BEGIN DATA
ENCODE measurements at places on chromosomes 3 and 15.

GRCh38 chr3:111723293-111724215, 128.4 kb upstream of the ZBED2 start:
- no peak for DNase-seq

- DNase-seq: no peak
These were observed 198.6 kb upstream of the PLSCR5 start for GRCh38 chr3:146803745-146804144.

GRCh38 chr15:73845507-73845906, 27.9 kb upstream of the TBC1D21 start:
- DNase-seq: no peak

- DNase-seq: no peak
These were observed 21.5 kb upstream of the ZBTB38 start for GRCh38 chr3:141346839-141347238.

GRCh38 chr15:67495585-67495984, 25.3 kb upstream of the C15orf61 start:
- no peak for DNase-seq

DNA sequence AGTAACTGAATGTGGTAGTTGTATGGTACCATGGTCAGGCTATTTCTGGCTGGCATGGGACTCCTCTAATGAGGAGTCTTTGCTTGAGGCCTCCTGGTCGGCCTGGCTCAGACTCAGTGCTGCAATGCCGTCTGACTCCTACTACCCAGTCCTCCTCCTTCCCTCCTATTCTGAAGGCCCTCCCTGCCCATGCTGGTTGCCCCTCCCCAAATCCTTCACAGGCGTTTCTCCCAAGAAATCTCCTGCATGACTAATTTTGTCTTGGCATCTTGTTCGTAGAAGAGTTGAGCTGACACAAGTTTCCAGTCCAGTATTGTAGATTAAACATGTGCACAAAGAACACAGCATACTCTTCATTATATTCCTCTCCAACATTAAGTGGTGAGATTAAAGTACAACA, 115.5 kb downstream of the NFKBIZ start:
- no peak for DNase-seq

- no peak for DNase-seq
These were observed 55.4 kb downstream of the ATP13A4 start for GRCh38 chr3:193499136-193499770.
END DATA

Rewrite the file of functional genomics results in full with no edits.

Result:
ENCODE measurements at places on chromosomes 3 and 15.

GRCh38 chr3:111723293-111724215, 128.4 kb upstream of the ZBED2 start:
- no peak for DNase-seq

- DNase-seq: no peak
These were observed 198.6 kb upstream of the PLSCR5 start for GRCh38 chr3:146803745-146804144.

GRCh38 chr15:73845507-73845906, 27.9 kb upstream of the TBC1D21 start:
- DNase-seq: no peak

- DNase-seq: no peak
These were observed 21.5 kb upstream of the ZBTB38 start for GRCh38 chr3:141346839-141347238.

GRCh38 chr15:67495585-67495984, 25.3 kb upstream of the C15orf61 start:
- no peak for DNase-seq

DNA sequence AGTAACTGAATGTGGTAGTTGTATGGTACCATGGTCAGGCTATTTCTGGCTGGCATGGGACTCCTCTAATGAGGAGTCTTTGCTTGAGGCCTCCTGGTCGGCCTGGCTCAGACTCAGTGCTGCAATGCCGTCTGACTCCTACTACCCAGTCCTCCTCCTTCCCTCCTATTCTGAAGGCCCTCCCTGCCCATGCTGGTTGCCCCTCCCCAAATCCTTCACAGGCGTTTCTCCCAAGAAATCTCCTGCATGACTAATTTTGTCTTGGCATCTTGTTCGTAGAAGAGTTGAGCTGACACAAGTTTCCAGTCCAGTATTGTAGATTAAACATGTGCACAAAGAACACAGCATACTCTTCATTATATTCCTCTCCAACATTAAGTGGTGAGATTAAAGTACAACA, 115.5 kb downstream of the NFKBIZ start:
- no peak for DNase-seq

- no peak for DNase-seq
These were observed 55.4 kb downstream of the ATP13A4 start for GRCh38 chr3:193499136-193499770.